Atelopus mucubajiensis 

Scope: Global
Language: English

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Taxonomy [top]

Kingdom Phylum Class Order Family
Animalia Chordata Amphibia Anura Bufonidae

Scientific Name: Atelopus mucubajiensis Rivero, 1974
Common Name(s):
English Mucubaji Stubfoot Toad
Spanish Sapito Arlequin De Mucubaji
Taxonomic Source(s): Frost, D.R. 2014. Amphibian Species of the World: an Online Reference. Version 6 (27 January 2014). New York, USA. Available at: (Accessed: 27 January 2014).

Assessment Information [top]

Red List Category & Criteria: Critically Endangered A2ace; B2ab(v) ver 3.1
Year Published: 2010
Date Assessed: 2006-02-28
Needs updating
Assessor(s): Enrique La Marca, Suleima Santiago, Stefan Lötters, Juan Elías García-Pérez, César Luis Barrio Amorós
Reviewer(s): Global Amphibian Assessment Coordinating Team (Simon Stuart, Janice Chanson, Neil Cox and Bruce Young)
Listed as Critically Endangered because of a drastic population decline, estimated to be more than 80% over the last ten years, inferred from the apparent disappearance of most of the population (probably due to chytridiomycosis); and because its Area of Occupancy is less than 10 km2, all individuals are in a single location, and there is continuing decline in the number of mature individuals.
Previously published Red List assessments:

Geographic Range [top]

Range Description:This species has a very restricted distribution of only a few square kilometres at the type locality, in the Páramo de Mucubají, in the Sierra de Santo Domingo, Venezuelan Andes. It has an altitudinal range of 2,300-3,500m asl.
Countries occurrence:
Venezuela, Bolivarian Republic of
Additional data:
Lower elevation limit (metres):2300
Upper elevation limit (metres):3500
Range Map:Click here to open the map viewer and explore range.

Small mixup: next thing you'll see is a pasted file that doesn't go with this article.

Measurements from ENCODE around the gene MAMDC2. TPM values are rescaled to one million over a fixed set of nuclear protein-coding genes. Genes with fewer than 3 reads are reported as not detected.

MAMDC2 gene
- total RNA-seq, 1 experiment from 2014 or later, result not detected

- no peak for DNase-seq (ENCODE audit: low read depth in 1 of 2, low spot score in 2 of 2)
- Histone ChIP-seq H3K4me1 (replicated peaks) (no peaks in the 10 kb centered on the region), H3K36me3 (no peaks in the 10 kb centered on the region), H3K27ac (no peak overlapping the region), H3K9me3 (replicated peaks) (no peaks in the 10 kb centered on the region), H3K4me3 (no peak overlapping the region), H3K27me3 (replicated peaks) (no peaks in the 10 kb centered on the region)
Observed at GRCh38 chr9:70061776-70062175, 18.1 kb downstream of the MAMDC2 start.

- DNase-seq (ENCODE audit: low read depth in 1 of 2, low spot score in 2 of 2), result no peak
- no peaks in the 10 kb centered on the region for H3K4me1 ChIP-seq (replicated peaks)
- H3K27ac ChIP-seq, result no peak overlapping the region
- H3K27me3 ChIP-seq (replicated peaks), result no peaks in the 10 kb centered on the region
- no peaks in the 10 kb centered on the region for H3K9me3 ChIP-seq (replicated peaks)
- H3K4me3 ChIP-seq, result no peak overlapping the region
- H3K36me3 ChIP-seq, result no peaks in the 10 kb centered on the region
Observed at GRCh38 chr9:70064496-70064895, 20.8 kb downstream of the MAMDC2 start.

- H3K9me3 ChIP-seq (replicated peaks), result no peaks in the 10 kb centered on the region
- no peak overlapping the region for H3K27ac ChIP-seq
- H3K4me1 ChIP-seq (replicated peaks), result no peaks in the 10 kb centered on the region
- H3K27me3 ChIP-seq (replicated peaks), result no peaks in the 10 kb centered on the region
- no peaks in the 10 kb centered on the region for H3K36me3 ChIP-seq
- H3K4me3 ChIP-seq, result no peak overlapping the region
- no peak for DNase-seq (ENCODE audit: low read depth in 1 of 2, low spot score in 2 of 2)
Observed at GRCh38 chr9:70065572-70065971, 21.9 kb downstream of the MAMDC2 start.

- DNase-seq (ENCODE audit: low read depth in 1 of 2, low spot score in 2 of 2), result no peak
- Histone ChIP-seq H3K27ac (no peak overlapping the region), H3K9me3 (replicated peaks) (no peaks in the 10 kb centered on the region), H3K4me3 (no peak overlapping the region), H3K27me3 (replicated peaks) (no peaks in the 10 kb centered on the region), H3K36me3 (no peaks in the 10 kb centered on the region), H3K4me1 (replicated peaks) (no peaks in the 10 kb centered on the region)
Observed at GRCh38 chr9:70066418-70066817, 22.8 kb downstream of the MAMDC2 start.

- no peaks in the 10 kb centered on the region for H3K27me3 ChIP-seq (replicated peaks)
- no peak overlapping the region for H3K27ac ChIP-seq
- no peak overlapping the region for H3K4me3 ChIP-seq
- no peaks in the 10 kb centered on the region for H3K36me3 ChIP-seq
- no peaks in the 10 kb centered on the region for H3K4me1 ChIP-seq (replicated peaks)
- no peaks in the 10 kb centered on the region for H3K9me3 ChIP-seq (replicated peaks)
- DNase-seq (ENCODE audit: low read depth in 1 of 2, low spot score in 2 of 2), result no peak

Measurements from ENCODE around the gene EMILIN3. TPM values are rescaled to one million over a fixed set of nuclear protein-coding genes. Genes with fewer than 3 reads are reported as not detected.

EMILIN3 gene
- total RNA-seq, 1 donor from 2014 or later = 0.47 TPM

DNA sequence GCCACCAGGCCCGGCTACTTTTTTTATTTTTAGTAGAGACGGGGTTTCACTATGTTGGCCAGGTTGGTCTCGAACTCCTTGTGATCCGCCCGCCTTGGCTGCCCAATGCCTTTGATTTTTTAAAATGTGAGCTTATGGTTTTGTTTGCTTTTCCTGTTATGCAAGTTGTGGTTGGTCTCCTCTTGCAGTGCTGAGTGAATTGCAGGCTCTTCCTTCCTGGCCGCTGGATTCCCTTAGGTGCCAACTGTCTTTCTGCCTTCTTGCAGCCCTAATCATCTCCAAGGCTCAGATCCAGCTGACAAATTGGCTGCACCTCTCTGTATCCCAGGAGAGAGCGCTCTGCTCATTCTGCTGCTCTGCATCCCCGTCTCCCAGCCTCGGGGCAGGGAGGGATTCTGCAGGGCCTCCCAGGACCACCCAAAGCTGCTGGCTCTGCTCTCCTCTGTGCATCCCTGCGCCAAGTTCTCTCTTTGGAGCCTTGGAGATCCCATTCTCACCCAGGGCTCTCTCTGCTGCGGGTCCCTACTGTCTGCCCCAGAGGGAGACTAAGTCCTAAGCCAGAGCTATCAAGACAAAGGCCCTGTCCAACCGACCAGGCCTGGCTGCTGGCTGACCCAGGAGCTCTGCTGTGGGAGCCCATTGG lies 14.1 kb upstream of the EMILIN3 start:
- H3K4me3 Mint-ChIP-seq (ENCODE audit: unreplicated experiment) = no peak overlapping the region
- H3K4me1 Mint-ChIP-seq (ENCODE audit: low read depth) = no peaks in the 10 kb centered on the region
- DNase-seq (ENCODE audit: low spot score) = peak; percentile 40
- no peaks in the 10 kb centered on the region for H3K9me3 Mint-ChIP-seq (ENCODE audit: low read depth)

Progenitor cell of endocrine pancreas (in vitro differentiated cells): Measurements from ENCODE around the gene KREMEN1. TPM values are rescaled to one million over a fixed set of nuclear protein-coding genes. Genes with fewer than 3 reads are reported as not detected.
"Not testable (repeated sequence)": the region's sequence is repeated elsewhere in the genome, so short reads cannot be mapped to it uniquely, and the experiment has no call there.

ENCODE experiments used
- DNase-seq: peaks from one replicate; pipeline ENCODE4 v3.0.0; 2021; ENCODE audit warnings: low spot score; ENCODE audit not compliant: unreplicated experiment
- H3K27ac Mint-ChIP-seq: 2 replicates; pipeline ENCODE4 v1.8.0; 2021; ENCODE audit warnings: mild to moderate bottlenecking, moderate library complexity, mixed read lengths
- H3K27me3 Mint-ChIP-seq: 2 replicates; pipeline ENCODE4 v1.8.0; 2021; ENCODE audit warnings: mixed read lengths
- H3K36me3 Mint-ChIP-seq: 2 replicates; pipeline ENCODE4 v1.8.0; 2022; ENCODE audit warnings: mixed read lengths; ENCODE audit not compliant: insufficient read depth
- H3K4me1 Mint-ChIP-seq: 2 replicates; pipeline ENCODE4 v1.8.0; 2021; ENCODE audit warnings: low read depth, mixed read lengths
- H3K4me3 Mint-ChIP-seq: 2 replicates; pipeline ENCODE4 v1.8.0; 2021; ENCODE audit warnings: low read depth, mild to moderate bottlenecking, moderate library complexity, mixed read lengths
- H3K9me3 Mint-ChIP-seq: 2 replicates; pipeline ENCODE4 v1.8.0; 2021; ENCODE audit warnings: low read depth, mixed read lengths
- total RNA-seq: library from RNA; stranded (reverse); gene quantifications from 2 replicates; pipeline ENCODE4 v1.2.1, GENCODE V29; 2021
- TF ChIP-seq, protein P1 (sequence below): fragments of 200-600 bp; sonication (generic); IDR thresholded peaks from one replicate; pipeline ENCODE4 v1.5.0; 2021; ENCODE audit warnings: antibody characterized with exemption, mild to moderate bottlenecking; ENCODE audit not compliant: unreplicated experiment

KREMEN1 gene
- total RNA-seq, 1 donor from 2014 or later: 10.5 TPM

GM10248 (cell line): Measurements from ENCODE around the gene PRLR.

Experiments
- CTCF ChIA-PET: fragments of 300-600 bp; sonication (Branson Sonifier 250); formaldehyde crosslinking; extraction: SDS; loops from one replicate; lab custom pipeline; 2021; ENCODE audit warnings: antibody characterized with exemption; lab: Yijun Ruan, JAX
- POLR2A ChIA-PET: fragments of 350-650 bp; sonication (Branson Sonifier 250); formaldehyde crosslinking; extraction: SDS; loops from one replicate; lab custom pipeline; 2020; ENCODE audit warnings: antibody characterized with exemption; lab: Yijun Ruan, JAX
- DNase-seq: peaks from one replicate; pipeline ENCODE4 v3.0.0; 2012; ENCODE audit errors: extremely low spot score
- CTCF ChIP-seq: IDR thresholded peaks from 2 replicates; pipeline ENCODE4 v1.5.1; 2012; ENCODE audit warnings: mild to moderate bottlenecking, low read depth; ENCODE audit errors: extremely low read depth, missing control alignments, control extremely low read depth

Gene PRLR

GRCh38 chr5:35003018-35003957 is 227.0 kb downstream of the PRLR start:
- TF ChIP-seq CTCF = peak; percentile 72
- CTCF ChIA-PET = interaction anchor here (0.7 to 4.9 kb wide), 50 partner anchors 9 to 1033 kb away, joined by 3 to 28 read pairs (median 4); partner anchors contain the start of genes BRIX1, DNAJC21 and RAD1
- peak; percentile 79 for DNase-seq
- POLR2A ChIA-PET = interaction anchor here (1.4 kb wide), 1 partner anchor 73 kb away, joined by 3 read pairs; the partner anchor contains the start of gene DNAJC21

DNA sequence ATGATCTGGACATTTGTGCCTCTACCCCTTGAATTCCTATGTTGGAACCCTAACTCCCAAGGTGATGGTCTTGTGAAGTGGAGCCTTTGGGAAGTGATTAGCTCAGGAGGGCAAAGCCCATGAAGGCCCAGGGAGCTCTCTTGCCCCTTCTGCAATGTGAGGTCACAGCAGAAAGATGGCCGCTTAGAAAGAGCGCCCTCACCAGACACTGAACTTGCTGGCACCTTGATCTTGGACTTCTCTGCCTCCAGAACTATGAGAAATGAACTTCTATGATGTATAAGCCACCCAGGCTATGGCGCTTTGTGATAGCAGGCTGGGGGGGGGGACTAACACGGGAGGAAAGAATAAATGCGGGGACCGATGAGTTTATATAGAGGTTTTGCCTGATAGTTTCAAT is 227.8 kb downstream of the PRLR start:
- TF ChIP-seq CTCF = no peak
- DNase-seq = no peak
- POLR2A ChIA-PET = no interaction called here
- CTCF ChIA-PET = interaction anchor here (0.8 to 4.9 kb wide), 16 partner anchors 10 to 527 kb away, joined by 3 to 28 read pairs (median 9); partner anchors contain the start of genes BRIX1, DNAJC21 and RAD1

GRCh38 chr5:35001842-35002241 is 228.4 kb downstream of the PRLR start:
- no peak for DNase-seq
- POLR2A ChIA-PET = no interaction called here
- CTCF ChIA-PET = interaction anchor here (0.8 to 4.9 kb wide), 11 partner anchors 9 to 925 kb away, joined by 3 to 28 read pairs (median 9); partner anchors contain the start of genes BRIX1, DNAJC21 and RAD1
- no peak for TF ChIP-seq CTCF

Population [top]

Population:It is a very rare species. This is the only Venezuelan Andean amphibian for which an ongoing population monitoring programme exists. The population seems to have experienced a drastic decline in the last 15 years or so, to the point that no individuals of this species were recorded since 1993 (adults) or 1994 (larvae), until recent surveys confirmed that a few individuals (a total of 23 encountered) continue to survive in the wild (Barrio-Amorós 2004).
Current Population Trend:Decreasing
Additional data:
Population severely fragmented:No

Habitat and Ecology [top]

Habitat and Ecology:This species is an inhabitant of páramo and cloud forest, the highest environments in the Venezuelan Andes, resembling alpine tundra, but with daily temperature extremes. It is usually found within grasses and frailejones (Espeletia spp.), and along streams. It probably lives in the shrubs of the sub-páramo environment. It is photophilic and lays egg chains in streams, where the tadpoles also develop.
Systems:Terrestrial; Freshwater

Threats [top]

Major Threat(s): Batrachochytrium dendrobatidis infection was confirmed for this species in two different studies (Lampo et al. 2006a, 2006b). Introduced trout, introduced conifers, fires caused by humans, over collection, and agriculture and infrastructure development for human settlement are all major threats. Severe dry periods have been associated to the declines experienced in populations of Atelopus mucubajiensis. (Lampo et al. 2006; Santiago-Paredes and La Marca 2006). The extreme dry events are thought to have favoured the infection and propagation of chytridiomycosis, which, in synergy with other factors, could be held responsible for the observed population declines.

Conservation Actions [top]

Conservation Actions: Most of the range of this species is within the Parque Nacional Sierra Nevada. A new monitoring project for this species was recently begun ( In view of the threat of chytridiomycosis, an ex-situ population might need to be established.

Citation: Enrique La Marca, Suleima Santiago, Stefan Lötters, Juan Elías García-Pérez, César Luis Barrio Amorós. 2010. Atelopus mucubajiensis. The IUCN Red List of Threatened Species 2010: e.T54529A11162274. . Downloaded on 23 April 2018.
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